The Living City

From the Archive / by Jonah Lehrer /

In some ways, cities are like elephants: they get more economical with size. But as scientists apply metabolism to the metropolis, they are uncovering the surprising paradoxes of urban growth.

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Credit: Tamakisono

I’m underneath New York City, a few blocks east of Times Square. I’ve entered through a manhole in the middle of the street and descended a few feet down a slippery ladder. At first glance, there’s not much to see: just a tangle of wires and sewer lines that carry our electricity, our conversations, our shit. It’s the landscape of rodents and repairmen, a world that we notice only when something goes wrong, when a water main bursts or a sinkhole appears. But once my eyes adjust to the dim light, I begin to sense the quiet pulse of the place. There is the slow swoosh of anonymous liquids, punctuated now and again by the rumble of a subway train. The mechanical pumps keep a steady beat, like some sort of rusted heart. The city seems alive, and I’m inside its insides.

Cities have long been compared to organisms—Plato talked about the city as a corporeal body—but being underneath the street makes the metaphor literal. These are the guts of the city, the metal intestines that allow suburbs to sprawl and skyscrapers to rise. The fiber-optic cables are nerves, and the subway tunnels are thick jugular veins. Energy is distributed, and waste is digested. All this generates a sort of animal heat, which escapes from the grates in the gutters. The foul steam is exhaled breath. But how true is this metaphor? Are cities really like living things? A team of physicists and economists led by Geoffrey West of the Santa Fe Institute recently set out to answer these questions. It turns out that, in many respects, cities act just like creatures. They obey the same metabolic laws that govern every organism. Their infrastructure follows a distinctly biological design, which helps explain why cities are able to grow. According to data the team published in April, the urban spaces we’ve created have come to resemble their creators. A city is just a body writ large.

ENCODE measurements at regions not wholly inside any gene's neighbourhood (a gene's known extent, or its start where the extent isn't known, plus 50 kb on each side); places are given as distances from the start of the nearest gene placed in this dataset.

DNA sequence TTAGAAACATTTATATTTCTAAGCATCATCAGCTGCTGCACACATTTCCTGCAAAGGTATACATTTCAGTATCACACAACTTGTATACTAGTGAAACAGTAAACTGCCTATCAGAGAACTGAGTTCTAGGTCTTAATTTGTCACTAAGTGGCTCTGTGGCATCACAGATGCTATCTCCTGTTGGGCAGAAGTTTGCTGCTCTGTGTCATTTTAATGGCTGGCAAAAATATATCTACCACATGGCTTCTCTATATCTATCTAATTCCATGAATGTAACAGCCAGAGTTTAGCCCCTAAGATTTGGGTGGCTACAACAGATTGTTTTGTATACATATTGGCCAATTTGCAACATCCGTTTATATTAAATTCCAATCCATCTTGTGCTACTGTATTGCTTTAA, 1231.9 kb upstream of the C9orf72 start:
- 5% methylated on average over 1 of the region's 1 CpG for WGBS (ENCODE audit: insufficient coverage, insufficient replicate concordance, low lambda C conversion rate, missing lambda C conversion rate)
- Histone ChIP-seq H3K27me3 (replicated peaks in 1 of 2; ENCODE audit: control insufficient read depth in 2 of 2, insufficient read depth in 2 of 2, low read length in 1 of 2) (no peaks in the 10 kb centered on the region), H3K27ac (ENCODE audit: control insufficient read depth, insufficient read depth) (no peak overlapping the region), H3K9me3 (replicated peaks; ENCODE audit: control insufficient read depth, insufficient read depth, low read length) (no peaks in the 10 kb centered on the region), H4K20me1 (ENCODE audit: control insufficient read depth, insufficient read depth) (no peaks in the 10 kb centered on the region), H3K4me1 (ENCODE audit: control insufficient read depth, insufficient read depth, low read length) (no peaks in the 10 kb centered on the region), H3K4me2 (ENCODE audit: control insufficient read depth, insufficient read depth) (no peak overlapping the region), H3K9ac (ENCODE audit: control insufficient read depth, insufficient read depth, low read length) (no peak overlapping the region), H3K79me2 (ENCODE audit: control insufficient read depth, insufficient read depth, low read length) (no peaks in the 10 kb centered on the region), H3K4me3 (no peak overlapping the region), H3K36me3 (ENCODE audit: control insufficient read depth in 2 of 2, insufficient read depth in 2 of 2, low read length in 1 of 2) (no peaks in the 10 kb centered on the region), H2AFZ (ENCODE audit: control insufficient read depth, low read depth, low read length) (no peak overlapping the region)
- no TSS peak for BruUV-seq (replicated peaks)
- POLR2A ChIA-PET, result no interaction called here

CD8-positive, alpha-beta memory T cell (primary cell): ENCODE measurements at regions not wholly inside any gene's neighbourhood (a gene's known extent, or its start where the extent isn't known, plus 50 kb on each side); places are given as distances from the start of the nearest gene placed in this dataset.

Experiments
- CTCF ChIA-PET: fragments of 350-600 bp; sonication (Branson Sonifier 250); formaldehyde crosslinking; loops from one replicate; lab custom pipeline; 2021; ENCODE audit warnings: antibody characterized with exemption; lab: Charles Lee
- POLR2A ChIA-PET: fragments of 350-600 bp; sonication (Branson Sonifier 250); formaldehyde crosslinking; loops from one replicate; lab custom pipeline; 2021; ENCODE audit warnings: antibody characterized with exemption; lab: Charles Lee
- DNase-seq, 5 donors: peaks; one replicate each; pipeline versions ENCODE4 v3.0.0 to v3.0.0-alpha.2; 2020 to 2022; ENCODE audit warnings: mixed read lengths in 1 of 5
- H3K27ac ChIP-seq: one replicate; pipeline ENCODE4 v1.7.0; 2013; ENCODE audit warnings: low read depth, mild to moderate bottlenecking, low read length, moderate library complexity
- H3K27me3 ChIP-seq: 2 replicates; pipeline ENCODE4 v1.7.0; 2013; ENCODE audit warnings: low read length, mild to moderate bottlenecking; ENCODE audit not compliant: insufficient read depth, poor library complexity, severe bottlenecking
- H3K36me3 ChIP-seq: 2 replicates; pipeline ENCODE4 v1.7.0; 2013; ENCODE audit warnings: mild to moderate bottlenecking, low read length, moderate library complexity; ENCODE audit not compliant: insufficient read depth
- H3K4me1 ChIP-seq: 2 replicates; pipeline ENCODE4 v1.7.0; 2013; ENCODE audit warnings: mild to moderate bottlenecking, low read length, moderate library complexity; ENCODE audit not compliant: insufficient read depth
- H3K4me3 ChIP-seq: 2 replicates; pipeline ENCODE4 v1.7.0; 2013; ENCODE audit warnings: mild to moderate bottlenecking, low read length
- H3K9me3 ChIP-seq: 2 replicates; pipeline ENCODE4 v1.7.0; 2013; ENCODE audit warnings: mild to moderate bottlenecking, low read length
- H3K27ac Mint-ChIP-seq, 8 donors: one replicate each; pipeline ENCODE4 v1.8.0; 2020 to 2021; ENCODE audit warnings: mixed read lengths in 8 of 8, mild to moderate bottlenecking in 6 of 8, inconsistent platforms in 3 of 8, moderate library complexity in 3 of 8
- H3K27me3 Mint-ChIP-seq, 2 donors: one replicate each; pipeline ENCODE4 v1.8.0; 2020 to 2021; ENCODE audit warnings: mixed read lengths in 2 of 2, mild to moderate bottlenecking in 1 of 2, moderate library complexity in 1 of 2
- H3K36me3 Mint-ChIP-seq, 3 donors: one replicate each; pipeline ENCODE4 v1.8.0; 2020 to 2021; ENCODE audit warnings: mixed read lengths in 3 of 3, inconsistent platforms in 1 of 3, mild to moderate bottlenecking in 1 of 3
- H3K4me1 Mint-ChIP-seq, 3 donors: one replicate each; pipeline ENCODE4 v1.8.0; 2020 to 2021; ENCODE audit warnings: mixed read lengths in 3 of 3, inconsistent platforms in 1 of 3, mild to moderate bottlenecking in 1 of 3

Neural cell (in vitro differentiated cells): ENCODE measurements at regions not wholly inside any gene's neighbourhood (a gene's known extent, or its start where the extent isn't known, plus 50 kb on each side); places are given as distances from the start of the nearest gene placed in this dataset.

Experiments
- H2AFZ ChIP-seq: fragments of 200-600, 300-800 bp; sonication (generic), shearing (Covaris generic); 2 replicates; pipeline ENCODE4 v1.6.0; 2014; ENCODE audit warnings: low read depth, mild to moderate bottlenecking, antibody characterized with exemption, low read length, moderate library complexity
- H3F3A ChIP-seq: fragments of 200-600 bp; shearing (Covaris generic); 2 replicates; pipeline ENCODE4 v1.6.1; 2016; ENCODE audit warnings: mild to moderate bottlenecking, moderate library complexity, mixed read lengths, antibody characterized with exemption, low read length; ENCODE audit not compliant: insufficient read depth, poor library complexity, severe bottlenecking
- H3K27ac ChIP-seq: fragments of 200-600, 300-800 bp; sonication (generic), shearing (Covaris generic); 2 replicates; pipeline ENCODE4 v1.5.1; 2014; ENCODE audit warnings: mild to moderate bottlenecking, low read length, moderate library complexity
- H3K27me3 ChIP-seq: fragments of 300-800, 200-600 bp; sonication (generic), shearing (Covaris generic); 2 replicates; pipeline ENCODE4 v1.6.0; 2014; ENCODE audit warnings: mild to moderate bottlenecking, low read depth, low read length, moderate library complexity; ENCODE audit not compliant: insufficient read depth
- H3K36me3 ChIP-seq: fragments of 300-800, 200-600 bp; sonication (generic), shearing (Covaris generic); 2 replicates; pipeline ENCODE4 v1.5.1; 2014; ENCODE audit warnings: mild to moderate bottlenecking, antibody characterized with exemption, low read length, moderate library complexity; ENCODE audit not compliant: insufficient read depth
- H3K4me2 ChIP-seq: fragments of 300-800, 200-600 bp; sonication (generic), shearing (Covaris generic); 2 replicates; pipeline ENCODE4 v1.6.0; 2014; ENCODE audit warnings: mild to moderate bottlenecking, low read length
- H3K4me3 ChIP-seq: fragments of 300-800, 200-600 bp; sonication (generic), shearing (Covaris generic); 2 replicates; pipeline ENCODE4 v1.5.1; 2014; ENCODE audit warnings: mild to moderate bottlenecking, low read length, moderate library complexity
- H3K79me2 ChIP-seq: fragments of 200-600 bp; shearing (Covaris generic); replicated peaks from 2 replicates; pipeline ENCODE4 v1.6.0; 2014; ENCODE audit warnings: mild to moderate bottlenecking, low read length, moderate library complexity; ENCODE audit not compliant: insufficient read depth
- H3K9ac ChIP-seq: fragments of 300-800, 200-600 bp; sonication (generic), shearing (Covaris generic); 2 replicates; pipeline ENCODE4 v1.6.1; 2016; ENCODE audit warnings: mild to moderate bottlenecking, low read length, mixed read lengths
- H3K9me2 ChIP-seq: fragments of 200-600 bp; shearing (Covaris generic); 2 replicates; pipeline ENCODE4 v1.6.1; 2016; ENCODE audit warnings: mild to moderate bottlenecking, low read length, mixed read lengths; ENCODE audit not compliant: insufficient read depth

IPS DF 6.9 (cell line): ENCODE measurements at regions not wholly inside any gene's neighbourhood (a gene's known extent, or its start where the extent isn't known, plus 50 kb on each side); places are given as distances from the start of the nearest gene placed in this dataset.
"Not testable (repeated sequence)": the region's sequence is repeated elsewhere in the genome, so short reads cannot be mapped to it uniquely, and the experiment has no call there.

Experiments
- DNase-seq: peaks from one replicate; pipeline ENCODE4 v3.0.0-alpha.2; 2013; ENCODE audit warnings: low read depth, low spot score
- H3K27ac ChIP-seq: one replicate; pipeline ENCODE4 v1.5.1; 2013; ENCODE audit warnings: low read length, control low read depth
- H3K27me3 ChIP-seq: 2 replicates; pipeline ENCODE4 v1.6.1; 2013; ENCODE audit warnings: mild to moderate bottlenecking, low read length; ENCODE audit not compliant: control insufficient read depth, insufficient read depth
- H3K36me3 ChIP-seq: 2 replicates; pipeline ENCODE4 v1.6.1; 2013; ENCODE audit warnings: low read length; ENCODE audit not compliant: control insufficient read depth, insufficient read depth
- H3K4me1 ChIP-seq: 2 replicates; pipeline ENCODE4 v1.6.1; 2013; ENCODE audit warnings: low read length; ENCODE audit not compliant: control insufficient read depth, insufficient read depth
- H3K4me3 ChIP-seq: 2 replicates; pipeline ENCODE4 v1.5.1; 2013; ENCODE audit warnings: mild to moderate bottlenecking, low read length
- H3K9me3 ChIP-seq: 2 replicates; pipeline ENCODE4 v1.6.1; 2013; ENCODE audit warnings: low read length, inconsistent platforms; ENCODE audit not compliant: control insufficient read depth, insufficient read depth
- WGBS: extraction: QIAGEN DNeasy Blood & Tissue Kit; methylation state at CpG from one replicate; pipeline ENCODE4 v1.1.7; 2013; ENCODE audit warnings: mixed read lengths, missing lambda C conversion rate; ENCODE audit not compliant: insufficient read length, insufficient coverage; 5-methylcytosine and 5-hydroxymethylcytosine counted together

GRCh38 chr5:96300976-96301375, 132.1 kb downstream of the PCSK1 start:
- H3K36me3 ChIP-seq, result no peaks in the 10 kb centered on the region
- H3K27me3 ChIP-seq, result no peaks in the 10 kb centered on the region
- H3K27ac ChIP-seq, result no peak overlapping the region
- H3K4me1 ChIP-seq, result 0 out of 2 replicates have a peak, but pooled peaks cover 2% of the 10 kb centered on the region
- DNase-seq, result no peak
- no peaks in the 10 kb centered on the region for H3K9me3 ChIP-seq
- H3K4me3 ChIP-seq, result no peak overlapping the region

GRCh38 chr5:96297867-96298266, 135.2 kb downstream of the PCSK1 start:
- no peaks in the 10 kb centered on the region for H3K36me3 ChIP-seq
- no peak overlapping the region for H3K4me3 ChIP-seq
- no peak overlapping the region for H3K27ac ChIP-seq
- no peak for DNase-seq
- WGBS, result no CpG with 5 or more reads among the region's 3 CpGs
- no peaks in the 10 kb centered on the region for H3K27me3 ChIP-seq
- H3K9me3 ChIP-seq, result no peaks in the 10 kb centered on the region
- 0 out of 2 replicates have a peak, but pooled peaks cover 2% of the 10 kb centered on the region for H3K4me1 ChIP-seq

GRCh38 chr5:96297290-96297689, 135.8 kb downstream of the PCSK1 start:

And yet, the researchers also found that cities are an unprecedented phenomenon. When it comes to social variables—things like economic activity that don’t have any clear biological analogue—cities break every rule. They are free from the constraints of ordinary living things and are instead subject to an entirely new set of requirements. “Once men and women started to form themselves into stable communities,” West says, “they introduced a completely new dynamic to this planet, perhaps even the universe.” By analyzing the metropolis using mathematics, West and his colleagues are able to look beyond the superficial differences separating Manhattan from Mumbai, or Chicago from Shenzen. They can see the constants of city life.

This new science of cities wouldn’t exist without the work of a little-known Swiss-American biologist, Max Kleiber, who spent most of his career studying dairy cows. In the early 1930s, Kleiber began measuring the metabolic rate of a vast range of different animals. He discovered a striking pattern: In virtually every species, the metabolic rate is equal to the mass of the animal raised to the 3/4 power. (Or, the metabolic rate increases on a scale three-quarters that of mass.) This simple equation could describe cows and humans and elephants and mice. It didn’t matter what the creature looked like, or where it lived, or how it evolved. The formula always worked.